Clinicians generally want to help. Yes, some are in it for fame or fortune (choose something else, kthx), but on the whole people enter a clinical profession because they think they can do some good, and people will “get better.” Our communities hold long-standing expectations about what seeing a health professional should entail: read Benedetti’s “The Patient’s Brain” for a much more detailed description of the historical and evolutionary basis for a therapeutic encounter.

Why does this matter? Because it sets the scene for how we think a therapeutic encounter should go.

Rules and assumptions about what “ought” to, or “should” happen often underlie emotions.

We’re happy when all the things line up and the patient does what we expect of patients while the clinician does things that work. When things don’t go to plan (ie our expectations are violated) that’s when we get some feelings, and they can be pretty big.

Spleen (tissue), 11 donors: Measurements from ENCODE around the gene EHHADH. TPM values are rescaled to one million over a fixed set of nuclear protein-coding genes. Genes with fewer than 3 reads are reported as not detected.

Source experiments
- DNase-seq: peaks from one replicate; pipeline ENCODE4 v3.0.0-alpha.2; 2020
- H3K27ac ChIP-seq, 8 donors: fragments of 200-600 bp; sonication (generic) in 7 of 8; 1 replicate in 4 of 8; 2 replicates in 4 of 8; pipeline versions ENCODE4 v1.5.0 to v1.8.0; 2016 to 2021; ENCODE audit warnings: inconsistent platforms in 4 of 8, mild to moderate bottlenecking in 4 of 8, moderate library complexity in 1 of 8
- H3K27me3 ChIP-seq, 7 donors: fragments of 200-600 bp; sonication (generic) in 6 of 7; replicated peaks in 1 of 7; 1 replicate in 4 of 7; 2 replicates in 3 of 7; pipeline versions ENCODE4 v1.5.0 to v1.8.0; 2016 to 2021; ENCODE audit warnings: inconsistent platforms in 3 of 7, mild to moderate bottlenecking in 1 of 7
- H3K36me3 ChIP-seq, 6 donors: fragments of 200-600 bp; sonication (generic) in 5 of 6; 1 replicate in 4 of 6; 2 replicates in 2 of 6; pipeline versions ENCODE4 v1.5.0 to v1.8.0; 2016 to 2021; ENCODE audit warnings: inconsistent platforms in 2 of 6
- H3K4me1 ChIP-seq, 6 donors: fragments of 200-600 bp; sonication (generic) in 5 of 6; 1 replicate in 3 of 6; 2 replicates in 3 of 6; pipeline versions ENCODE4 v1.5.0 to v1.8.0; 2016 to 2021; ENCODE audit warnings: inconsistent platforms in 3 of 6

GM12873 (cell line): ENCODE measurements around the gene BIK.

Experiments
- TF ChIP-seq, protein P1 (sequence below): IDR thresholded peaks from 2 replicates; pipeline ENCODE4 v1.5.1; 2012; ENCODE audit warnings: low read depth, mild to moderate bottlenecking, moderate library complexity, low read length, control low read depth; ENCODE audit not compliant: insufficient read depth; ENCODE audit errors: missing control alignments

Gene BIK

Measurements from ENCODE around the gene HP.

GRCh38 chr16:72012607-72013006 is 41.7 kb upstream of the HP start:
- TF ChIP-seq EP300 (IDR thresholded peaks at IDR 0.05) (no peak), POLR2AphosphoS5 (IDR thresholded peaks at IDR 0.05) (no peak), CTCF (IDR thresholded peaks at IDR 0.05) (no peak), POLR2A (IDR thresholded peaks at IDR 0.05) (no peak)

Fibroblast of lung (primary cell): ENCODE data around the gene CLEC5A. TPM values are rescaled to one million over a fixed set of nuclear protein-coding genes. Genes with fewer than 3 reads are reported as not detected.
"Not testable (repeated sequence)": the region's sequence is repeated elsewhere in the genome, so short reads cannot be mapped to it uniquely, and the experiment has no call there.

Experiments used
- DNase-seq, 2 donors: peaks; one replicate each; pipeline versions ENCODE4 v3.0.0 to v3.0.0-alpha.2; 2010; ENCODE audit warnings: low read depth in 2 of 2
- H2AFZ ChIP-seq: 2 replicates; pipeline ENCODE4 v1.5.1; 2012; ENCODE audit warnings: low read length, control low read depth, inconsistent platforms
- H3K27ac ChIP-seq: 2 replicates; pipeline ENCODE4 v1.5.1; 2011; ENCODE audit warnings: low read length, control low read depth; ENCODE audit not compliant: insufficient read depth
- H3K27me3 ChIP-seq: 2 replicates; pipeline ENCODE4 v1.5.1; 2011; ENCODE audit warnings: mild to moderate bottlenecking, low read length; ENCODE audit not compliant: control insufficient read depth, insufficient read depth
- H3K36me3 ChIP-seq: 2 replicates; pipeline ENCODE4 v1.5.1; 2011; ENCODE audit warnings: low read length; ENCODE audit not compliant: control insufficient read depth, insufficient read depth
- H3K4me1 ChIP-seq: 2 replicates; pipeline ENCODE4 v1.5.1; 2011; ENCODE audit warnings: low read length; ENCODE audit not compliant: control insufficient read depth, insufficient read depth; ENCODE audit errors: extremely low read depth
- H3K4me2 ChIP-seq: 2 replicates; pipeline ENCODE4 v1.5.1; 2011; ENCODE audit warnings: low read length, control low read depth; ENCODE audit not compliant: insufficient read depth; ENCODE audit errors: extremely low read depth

What do we expect from patients?

Despite moves towards person-centred care where patients are seen as people and clinicians offer options rather than dictate orders, our societies still hold expectations about the roles a patient and a clinician should play.

Patients are expected to seek help when they’re sick. They’re expected to be truthful about their symptoms, and tell clinicians everything that is relevant about their condition – AND about any other aspect of their health, even if it’s not immediately relevant to their current problem. Symptoms experienced by patients are expected to be what the clinician expects, and the disease a patient has should fit within “typical” parameters (usually based on males). Patients are also expected to follow instructions, not do things that go against instructions, and of course, to get better. Patients are meant to be grateful for their treatment, even if it’s disruptive, has unpleasant side effects, or isn’t 100% effective. Patients should do their best all the time.